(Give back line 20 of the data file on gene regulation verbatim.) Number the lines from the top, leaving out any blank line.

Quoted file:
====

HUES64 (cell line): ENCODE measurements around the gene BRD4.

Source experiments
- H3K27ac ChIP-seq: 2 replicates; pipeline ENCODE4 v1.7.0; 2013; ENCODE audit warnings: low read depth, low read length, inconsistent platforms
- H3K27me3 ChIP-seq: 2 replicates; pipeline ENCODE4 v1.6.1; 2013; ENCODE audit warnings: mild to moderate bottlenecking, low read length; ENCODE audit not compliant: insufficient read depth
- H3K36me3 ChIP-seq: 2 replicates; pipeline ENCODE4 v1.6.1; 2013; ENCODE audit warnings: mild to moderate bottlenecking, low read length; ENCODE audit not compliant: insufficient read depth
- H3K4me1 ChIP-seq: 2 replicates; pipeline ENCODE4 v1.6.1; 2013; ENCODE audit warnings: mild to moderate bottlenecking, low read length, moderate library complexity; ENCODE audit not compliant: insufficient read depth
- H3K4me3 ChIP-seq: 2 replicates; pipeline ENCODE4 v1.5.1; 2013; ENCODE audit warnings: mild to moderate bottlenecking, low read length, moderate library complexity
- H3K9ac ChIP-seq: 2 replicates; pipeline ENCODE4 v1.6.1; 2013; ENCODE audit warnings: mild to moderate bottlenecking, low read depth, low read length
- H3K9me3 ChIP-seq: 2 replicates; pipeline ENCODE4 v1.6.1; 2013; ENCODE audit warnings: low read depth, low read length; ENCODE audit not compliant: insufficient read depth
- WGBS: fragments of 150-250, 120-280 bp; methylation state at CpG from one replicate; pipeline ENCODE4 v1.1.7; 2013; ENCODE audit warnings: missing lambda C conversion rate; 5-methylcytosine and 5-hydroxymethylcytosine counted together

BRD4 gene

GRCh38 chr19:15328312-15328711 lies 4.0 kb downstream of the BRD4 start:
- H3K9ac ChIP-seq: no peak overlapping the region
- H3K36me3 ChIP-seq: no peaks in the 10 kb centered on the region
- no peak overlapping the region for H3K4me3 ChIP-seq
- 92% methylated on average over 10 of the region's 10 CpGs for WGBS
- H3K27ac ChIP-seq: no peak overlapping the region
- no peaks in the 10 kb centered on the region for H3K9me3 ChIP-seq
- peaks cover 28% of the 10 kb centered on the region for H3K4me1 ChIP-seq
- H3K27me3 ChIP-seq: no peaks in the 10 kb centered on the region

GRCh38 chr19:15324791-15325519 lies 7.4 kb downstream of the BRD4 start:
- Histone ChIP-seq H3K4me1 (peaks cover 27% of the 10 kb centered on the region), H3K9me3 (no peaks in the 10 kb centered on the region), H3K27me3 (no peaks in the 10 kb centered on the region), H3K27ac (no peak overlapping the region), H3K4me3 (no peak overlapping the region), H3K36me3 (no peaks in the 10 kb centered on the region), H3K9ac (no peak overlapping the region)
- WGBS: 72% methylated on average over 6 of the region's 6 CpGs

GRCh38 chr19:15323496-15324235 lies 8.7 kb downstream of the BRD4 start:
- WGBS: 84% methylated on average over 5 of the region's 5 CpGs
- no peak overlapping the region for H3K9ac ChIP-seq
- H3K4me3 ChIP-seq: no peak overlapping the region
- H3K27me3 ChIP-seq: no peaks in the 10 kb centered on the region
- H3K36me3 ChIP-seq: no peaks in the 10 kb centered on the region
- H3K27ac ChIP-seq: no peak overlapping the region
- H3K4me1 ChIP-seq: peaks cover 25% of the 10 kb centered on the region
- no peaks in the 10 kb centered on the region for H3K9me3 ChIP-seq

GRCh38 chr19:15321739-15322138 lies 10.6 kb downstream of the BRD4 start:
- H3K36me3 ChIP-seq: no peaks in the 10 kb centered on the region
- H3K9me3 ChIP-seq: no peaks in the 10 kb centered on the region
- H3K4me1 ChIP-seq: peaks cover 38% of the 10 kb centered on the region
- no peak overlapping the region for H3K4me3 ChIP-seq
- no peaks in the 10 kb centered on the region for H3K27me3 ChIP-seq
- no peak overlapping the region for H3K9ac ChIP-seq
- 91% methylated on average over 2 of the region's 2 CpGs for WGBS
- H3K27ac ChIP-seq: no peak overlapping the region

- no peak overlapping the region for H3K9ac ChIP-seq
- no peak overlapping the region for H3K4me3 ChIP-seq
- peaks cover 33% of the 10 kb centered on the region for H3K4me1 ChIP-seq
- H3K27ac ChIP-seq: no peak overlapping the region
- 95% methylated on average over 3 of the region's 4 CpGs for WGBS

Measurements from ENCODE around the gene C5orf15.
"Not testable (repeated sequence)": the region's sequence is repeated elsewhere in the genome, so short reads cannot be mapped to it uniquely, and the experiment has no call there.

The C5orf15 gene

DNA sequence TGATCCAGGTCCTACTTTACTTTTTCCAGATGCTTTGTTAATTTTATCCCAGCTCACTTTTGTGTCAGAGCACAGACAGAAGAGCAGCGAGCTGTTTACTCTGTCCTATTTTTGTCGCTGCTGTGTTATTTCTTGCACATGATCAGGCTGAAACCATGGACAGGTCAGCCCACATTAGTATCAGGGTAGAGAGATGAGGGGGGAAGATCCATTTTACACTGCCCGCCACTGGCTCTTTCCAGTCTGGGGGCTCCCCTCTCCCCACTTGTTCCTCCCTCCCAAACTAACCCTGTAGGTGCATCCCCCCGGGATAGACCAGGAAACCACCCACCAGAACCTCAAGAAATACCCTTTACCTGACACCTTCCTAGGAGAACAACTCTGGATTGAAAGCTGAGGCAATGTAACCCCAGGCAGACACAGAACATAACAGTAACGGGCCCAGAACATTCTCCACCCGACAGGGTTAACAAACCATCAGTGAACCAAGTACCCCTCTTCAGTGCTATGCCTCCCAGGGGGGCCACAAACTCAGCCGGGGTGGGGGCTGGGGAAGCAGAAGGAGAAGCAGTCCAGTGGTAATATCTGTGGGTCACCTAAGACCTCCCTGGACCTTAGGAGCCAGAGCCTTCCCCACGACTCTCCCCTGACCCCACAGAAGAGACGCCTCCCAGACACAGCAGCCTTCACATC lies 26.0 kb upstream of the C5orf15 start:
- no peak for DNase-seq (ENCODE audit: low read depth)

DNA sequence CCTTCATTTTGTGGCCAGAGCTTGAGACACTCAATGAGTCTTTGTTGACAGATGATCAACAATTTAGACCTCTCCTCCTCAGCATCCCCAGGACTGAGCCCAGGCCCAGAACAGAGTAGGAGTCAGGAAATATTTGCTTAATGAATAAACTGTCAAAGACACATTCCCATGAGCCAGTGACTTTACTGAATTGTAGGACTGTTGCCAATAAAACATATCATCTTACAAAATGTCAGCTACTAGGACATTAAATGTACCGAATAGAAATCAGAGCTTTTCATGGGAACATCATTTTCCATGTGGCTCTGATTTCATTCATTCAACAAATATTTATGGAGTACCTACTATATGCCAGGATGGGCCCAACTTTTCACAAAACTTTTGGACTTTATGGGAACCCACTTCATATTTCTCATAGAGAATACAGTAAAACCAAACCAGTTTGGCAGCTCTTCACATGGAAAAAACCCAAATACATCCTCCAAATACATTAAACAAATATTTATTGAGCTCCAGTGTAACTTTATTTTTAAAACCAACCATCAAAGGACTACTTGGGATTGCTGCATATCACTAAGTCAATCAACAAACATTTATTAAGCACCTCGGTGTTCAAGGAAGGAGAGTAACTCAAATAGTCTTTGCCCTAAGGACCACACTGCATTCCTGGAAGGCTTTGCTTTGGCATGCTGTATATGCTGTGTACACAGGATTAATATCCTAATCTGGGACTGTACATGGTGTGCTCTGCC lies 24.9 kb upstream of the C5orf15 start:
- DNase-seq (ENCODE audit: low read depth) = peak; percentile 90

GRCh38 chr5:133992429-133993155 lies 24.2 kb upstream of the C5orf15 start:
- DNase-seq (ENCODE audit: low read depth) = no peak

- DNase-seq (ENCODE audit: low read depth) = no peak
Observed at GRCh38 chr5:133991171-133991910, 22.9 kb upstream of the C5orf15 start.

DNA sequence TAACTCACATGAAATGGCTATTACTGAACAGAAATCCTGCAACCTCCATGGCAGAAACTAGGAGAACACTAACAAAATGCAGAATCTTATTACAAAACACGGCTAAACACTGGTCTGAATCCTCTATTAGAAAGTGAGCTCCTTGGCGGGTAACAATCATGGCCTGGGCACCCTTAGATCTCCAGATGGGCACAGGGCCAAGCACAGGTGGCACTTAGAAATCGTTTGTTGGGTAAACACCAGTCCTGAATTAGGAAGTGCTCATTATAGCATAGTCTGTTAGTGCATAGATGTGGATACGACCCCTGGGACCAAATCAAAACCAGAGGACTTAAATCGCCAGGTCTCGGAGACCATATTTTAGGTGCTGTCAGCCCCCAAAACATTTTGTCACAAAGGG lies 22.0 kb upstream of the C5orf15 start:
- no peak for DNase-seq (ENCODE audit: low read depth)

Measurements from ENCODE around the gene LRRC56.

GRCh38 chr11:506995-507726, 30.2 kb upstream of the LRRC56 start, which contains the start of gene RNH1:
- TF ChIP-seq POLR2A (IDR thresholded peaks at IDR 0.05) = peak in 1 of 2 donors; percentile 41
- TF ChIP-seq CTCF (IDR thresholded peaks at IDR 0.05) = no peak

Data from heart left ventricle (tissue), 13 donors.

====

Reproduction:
- H3K27me3 ChIP-seq: no peaks in the 10 kb centered on the region